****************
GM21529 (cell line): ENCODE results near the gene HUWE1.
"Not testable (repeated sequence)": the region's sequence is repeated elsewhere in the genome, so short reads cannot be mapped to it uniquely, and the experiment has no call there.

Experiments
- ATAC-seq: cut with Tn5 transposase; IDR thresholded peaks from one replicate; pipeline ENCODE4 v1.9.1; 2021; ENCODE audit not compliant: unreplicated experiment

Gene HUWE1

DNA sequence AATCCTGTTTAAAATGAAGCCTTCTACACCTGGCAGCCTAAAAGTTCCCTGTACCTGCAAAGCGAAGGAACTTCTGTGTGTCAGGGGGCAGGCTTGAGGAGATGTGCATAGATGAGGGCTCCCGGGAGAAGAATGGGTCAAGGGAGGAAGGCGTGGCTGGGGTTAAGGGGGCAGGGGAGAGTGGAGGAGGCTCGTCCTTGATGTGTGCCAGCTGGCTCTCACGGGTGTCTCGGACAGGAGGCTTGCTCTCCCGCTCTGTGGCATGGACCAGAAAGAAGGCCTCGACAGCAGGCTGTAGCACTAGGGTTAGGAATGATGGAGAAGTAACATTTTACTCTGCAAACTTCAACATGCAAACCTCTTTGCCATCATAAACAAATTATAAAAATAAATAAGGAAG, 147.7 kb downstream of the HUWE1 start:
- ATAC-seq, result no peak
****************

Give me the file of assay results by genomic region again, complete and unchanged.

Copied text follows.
GM21529 (cell line): ENCODE results near the gene HUWE1.
"Not testable (repeated sequence)": the region's sequence is repeated elsewhere in the genome, so short reads cannot be mapped to it uniquely, and the experiment has no call there.

Experiments
- ATAC-seq: cut with Tn5 transposase; IDR thresholded peaks from one replicate; pipeline ENCODE4 v1.9.1; 2021; ENCODE audit not compliant: unreplicated experiment

Gene HUWE1

DNA sequence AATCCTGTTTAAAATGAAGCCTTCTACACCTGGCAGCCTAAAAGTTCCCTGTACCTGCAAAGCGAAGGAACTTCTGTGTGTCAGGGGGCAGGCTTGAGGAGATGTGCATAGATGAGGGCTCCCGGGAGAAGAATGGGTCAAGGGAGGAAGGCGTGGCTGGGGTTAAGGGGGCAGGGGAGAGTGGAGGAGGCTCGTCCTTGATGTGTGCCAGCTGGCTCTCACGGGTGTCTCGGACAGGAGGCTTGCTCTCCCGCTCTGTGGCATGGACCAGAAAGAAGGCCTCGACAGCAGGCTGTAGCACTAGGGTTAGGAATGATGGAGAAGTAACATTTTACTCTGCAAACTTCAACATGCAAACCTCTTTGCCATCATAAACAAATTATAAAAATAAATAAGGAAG, 147.7 kb downstream of the HUWE1 start:
- ATAC-seq, result no peak